The 'controversial' vote is part of plans set to boost struggling rural churches.
The proposals will be reviewed next month at the General Synod, which is the Church's governing body.
If implemented, officials from each church would be permitted to preach at the other.
"Acceptance of the proposals would be a profound sign of reconciliation, a healing of wounds that go back to the origins of Methodism in the 18th century," Christopher Cocksworth, the Bishop of Coventry and chair of the Church of England's faith and order commission, said in a briefing document published on Friday.
"The generosity asked of both churches would speak powerfully of a desire for the flourishing in unity and witness of the whole Church of God, and not first and foremost the entrenchment of our own institutions," he added.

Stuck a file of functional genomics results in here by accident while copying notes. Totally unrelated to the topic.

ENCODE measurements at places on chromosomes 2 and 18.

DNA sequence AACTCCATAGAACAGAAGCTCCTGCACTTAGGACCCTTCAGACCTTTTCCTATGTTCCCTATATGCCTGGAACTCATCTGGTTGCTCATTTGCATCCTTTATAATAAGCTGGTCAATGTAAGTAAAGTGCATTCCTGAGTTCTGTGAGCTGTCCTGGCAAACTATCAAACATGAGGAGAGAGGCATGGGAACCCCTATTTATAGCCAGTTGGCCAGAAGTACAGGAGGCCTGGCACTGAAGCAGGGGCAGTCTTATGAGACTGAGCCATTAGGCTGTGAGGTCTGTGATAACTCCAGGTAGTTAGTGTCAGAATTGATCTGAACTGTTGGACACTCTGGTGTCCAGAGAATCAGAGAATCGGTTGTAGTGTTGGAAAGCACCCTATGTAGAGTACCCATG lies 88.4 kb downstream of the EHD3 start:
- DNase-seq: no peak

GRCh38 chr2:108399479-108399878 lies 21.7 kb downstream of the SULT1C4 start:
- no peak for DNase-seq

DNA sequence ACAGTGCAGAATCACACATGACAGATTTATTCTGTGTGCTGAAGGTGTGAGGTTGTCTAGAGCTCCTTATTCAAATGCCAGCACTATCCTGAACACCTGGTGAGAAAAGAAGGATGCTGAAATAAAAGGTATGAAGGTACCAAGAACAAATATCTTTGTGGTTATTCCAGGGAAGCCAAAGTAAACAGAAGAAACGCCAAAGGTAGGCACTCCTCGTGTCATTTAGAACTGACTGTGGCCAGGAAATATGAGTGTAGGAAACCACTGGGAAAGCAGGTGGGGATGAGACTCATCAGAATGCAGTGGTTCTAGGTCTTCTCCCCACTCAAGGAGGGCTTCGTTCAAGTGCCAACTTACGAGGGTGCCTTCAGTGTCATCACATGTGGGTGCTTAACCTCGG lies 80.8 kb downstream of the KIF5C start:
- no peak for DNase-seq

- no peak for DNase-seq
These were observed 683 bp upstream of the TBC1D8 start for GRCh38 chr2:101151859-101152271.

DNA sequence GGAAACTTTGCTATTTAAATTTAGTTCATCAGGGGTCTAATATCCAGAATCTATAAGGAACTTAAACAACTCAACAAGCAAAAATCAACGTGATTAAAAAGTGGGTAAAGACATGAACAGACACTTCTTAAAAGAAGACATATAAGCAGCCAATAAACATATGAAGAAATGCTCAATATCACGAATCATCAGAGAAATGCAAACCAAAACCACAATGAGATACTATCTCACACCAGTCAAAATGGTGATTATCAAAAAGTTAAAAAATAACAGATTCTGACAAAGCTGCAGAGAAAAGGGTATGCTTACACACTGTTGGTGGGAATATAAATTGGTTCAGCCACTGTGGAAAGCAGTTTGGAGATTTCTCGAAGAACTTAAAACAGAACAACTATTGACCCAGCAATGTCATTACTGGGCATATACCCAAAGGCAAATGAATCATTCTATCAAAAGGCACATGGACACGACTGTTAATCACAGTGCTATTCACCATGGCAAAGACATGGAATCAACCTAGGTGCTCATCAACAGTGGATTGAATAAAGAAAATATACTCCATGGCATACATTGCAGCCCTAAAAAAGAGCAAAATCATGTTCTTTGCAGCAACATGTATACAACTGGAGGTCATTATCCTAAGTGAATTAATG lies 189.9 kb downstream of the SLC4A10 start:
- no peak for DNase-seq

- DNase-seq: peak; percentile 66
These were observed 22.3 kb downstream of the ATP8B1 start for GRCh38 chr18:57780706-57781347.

However, the plans could prove to be decisive as the proposals would mean Methodist clergy who had not been ordained by a bishop would be entitled to hold Church of England services.
William Nye, the Church of England's most senior civil servant, told The Times bishops felt this was a "bearable anomaly" but others would be "concerned" that the proposal would break the "continuous apostolic succession" that Anglican members believe links their clergy and bishops to the original followers of Jesus Christ.
Similar proposals to bring the two churches closer together fell apart in 1972 and 1980 due to disagreements including over the laying on of hands and whether the Methodist ministers were being officially re-ordained into the Church of England.
However, in 2003 the churches signed a covenant and committed to work towards unity.
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